Opeth – Pale Communion – Review

Posted on by Oran

We get our teeth into “Pale Communion”, the highly anticipated eleventh studio album from Swedish progressive metallers OPETH.

Opeth 2014 photo 1When Steven Wilson produced and mixed “Blackwater Park” a friendship was formed between himself and Mikael Akerfeldt. Few would have thought that this would have essentially laid the groundwork for Opeth’s entire sound to change so dramatically.

One of the topics they bonded about was their mutual love of progressive rock. Over the past few years Opeth’s direction has increasingly moved towards this dynamic and 2011’s “Heritage” was completely unexpected for most fans and casual observers of the band. Personally, “Heritage” was a triumph of songwriting and performing, I love every second of it. When a band changes its sound in such a strong way two things need to happen. First is that they need to have a clear vision of what they are trying to achieve and secondly, they need to be able to play that style with a genuine love and passion. This to me is what happened with “Heritage”. People who would have discarded Opeth albums because they were too heavy, were able to enjoy a new band for the first time and in some cases were able to explore their back catalogue.

New album ‘Pale Communion’ is quite bizarre to my ears and the reason may seem even more so. It is a magnificent collection of Deep Purple-esque funk rock and virtuosity all with an Opeth tonality. The songs are well realised and superbly recorded and mixed (thanks to Steven Wilson again ), but as good as it is, it sounds like the middle of an even better album. There is no definite stand out track. Almost as if it was to splice into Heritage to create a huge double album. ‘Cusp of Eternity’ was probably wisely released as the lead track from the album as it sounds most like Ghost Reveries/Watershed of all the tracks on offer, with a feel similar to ‘The Lotus Eater’.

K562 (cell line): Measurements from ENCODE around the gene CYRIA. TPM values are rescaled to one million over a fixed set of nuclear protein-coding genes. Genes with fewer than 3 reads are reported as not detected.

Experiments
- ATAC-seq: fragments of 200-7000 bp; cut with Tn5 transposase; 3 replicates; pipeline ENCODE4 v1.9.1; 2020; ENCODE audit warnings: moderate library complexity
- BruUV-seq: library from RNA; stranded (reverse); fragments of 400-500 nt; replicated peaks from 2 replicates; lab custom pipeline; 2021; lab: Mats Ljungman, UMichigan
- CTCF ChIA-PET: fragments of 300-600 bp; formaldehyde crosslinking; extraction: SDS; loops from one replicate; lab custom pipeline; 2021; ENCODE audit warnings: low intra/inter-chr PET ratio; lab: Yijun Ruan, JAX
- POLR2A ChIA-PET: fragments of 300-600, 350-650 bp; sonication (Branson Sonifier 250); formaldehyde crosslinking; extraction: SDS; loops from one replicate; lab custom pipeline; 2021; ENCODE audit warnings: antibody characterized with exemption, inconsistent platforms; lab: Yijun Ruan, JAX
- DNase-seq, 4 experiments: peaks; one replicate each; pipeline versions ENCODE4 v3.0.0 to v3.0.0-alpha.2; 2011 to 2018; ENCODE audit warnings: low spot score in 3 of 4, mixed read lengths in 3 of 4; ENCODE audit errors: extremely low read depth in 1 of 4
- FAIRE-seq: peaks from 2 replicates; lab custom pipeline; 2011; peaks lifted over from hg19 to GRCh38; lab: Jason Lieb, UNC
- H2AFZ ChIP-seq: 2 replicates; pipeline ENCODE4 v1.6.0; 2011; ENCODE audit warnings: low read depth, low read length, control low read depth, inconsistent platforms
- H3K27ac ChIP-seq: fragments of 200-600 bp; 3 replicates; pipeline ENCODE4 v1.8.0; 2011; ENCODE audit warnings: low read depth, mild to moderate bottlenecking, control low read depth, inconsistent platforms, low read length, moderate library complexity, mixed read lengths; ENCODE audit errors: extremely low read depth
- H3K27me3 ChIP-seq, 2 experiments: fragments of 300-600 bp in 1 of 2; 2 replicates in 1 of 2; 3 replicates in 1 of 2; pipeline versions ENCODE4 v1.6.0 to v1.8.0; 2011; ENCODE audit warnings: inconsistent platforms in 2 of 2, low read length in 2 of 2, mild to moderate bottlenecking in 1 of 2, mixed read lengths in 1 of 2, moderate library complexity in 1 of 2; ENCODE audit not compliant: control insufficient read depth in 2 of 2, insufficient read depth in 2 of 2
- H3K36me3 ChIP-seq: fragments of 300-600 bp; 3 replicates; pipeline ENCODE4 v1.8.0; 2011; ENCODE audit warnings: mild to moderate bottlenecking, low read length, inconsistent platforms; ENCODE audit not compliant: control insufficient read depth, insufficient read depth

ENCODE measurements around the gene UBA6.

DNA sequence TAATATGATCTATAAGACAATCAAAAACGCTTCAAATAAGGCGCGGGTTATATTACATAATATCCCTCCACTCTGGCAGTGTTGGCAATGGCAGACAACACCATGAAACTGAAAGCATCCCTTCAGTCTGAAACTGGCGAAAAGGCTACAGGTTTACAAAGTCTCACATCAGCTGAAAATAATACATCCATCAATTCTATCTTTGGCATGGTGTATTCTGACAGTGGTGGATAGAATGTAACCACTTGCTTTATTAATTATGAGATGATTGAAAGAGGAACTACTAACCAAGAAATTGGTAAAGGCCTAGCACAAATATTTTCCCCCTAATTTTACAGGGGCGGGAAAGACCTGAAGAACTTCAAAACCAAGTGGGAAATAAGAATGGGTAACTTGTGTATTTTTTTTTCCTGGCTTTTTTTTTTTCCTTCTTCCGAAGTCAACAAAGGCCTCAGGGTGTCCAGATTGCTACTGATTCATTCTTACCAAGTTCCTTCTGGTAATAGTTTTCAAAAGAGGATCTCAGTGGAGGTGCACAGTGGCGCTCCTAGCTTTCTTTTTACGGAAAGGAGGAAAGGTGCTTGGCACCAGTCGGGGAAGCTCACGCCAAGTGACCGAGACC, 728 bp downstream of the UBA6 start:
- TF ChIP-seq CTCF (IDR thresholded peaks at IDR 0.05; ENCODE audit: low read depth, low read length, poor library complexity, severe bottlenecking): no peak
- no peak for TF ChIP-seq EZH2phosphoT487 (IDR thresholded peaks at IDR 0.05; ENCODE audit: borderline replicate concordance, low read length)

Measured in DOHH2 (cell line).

Opening track ‘Eternal Rains Will Come’ shows a massive influence from Deep Purple with a heavy organ intro, Ian Paice style drumming and an extended jam which settles into a solid song. “Moon Above Sun Below” continues to disperse the 70’s prog trappings and begins to sound even more like Opeth’s more melodic inclinations. “Elysian Woes” is suitably bleak to its title and leads into an instrumental track ‘Goblin’ which almost has a peculiar 80’s cop show sound to it. “River” is to me is the most un-Opeth track on the album but is a great exploration of what they can do. “Voice of Treason” and “Faith in Others” wrap up the album in such a way that it feels like “Pale Communion” has stopped a track or two early.

As I said initially, it is a great album to sit and listen to but it feels like its the middle part of a different album. I like all the songs on it a lot, but there is something missing from it I can’t put my finger on…..


Great Album but something is missing….

Stream the full album by clicking on the graphic below.

Opeth Pale Communion album packshot

Words – Ross McDermott